153, July 1999
Bulletin no. 153
2. The army's dirty war in East Timor - Indonesian Police, the prodigal son [text unavailable]
5. West Papua: Truth about Biak atrocity revealed - Joint SAS-Kopassus hostage operation [text unavailable]
8. Police open fire on demonstrators [text unavailable]
After 23 years of brutal Indonesian military occupation which has cost the lives of one third of the population, the people of East Timor will have the chance to decide on the future of their country in a Referendum conducted by the United Nations. This is an outstanding victory for the martyred people whose resistance to Indonesian aggression has never wavered. However, the conditions under which the Referendum will take place are less than satisfactory.
The Referendum will give the East Timorese a choice between accepting or rejecting an Indonesian offer of wide-ranging autonomy. Rejection will pave the way for East Timor to become an independent state. The agreement on the Referendum reached in May at talks between the Indonesian and Portuguese foreign ministers, held under the auspices of the UN Secretary-General, followed the announcement in January by President Habibie that his government was prepared to leave the matter of East Timor's future to the people themselves. Given Foreign Minister Ali Alatas' stubborn refusal ever to countenance a referendum in East Timor, the act of self-determination is being called a 'popular consultation'.
Soon after the accords were signed in New York on 5 May, preparations for the Referendum began with the formation of the United Nations Assistance Mission for East Timor or UNAMET, under Ian Martin, a former secretary-general of Amnesty International, who has undertaken similar missions on behalf of the UN in Rwanda and Haiti and recently served as Deputy High Representative for Human Rights in Bosnia and Herzogovina.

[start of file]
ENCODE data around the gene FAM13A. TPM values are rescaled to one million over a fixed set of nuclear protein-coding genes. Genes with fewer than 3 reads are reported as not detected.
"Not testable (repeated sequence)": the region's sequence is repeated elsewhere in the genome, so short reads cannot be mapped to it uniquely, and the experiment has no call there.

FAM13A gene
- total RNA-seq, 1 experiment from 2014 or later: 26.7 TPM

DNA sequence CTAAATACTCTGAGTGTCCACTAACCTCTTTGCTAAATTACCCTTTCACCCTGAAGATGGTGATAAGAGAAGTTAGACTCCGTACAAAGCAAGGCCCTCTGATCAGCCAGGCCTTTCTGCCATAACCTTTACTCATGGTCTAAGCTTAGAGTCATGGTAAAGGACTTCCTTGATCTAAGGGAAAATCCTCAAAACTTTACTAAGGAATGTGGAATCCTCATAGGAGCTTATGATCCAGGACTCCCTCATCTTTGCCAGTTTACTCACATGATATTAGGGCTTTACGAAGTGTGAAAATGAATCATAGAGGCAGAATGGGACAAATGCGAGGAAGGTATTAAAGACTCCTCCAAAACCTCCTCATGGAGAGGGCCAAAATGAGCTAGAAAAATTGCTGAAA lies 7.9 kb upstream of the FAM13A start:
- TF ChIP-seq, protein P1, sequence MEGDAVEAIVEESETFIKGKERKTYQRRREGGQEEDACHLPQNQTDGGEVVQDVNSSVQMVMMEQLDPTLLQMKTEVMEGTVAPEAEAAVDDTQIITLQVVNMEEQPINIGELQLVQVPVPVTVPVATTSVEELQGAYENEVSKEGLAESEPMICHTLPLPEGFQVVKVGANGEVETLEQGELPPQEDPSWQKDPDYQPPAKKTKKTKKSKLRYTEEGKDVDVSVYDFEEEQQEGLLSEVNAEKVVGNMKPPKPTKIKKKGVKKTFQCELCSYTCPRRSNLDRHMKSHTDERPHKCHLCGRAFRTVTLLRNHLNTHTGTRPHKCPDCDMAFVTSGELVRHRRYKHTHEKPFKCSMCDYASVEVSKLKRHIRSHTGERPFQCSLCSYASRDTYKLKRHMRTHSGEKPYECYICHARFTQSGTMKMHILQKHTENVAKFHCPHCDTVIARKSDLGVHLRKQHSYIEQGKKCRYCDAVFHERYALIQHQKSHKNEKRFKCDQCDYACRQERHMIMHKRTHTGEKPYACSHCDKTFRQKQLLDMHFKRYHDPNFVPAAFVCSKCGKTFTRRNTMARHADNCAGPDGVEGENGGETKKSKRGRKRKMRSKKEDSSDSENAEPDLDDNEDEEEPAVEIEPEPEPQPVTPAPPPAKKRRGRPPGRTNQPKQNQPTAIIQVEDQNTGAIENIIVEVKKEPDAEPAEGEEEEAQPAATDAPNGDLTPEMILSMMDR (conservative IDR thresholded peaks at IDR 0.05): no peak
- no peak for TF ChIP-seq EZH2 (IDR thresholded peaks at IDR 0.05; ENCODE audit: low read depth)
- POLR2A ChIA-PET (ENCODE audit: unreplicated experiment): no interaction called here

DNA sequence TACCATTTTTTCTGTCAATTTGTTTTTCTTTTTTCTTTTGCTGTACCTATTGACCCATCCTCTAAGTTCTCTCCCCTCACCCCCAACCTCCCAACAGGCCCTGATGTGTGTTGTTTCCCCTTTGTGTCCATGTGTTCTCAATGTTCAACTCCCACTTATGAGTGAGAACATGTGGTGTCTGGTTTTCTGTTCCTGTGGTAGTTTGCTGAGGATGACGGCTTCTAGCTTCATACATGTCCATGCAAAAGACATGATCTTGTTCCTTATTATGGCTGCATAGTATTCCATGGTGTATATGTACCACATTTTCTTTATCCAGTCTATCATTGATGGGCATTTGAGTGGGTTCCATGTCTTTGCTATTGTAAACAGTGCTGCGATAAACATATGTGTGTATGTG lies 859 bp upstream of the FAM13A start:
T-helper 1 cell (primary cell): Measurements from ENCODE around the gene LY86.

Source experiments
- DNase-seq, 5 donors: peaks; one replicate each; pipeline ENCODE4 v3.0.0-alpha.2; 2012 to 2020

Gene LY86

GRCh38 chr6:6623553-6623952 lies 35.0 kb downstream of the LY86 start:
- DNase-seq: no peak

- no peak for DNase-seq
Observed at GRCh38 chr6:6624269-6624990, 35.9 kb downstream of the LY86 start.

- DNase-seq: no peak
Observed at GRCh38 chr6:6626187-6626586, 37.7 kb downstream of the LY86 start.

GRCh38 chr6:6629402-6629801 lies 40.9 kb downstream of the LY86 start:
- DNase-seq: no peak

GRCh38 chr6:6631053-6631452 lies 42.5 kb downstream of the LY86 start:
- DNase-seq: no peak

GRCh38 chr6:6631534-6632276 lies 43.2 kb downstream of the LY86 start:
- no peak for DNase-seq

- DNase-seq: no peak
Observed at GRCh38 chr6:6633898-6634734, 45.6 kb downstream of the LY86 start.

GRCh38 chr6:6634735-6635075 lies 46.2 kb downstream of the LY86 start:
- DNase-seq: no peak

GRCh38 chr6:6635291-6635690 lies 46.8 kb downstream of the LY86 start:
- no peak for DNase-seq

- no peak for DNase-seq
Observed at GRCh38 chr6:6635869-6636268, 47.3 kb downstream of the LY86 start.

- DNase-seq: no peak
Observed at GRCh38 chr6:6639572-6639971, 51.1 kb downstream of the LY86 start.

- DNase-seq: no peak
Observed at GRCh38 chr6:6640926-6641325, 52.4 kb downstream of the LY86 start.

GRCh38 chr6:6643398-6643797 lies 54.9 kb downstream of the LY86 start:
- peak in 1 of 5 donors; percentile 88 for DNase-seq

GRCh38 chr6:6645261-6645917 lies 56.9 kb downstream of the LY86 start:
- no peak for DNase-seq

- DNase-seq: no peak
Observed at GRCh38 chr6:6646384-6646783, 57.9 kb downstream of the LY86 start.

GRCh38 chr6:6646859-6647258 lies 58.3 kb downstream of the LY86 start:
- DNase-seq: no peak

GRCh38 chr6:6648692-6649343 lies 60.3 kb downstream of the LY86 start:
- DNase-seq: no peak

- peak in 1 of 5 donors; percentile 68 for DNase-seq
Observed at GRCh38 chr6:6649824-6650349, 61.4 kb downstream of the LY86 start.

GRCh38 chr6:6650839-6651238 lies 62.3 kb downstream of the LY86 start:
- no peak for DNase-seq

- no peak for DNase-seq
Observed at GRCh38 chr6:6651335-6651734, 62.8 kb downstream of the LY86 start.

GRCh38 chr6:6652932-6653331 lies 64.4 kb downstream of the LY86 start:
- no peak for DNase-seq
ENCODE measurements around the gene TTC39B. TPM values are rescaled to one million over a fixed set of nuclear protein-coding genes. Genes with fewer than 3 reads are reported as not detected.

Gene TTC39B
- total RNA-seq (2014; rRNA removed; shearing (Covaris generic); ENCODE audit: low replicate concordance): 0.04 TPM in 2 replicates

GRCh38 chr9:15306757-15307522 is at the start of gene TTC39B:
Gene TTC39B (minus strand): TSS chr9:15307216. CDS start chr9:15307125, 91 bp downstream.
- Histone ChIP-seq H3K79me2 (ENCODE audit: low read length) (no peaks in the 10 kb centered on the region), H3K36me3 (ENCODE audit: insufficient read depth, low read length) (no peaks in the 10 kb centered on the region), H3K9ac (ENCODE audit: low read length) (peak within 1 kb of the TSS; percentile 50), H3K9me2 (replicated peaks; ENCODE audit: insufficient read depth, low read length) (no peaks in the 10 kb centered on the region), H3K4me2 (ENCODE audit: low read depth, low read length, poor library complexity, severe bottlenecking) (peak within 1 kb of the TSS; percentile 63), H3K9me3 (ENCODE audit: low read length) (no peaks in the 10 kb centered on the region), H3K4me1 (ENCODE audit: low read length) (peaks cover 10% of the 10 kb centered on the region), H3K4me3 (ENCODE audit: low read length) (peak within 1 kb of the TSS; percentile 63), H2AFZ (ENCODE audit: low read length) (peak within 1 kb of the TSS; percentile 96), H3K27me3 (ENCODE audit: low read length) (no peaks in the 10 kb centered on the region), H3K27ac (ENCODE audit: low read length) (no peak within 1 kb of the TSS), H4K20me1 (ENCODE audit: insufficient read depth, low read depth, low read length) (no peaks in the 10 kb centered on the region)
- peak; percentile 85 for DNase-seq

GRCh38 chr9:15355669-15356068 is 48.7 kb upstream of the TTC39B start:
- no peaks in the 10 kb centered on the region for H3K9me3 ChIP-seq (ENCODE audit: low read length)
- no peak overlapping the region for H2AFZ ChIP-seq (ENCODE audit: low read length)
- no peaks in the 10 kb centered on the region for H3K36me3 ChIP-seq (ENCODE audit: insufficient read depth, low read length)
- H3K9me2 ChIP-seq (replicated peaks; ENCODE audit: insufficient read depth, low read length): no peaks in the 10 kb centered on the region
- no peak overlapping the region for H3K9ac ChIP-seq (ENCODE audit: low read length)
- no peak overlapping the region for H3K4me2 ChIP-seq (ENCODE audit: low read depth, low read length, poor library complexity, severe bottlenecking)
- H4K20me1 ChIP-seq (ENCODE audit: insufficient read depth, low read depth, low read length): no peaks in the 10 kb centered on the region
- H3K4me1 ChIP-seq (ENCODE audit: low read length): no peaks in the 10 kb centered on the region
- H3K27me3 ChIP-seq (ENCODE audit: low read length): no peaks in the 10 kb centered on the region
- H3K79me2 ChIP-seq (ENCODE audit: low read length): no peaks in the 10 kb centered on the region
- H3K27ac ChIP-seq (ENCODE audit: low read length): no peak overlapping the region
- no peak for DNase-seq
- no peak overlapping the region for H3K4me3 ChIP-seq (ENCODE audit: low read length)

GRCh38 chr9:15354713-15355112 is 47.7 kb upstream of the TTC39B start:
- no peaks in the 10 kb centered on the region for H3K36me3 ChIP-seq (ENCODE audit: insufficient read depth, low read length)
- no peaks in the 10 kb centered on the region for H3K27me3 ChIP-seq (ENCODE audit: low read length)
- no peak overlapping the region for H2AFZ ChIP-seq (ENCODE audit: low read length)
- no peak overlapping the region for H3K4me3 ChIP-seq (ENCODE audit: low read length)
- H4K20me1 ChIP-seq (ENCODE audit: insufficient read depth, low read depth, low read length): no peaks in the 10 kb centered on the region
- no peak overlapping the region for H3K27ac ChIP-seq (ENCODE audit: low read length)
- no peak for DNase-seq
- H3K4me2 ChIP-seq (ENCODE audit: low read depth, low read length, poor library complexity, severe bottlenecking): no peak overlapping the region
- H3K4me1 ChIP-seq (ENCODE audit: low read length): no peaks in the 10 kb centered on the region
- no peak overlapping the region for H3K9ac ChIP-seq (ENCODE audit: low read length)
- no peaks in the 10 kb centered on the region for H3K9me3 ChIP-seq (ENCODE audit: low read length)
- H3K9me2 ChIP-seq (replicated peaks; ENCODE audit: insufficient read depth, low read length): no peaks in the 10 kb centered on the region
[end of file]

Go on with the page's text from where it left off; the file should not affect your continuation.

The unfurling of the UN flag in Dili on 3 June was of momentous significant for the people of East Timor, quickly followed by the gradual build-up of UN personnel who will consist of six hundred electoral officials, political advisers and technical staff, along with 284 unarmed UN 'police advisers' coming from a large number of countries. UNAMET is also employing a large number of local Timorese staff for jobs ranging from translators and interpreters to drivers and office workers. The presence of UN officials with their vehicles teeming on the streets of Dili and UN helicopters bringing in supplies for the great event has changed the very face of East Timor.
But things have not proceeded smoothly because of the activities of pro-integration militia gangs, funded, armed and controlled by a powerful faction within the Indonesian armed forces which is strongly opposed to President Habibie's decision. These generals are bent on sabotaging the Referendum, either by terrorising the people into opting for autonomy or, if they are unsure of securing such an outcome, by preventing the Referendum from taking place at all. These obstructionist tactics have already compelled the UN Secretary-General to twice postpone the registration of voters, which has pushed the ballot from 8 August till 21 or 22 August, or maybe even later, because of the unsatisfactory security situation.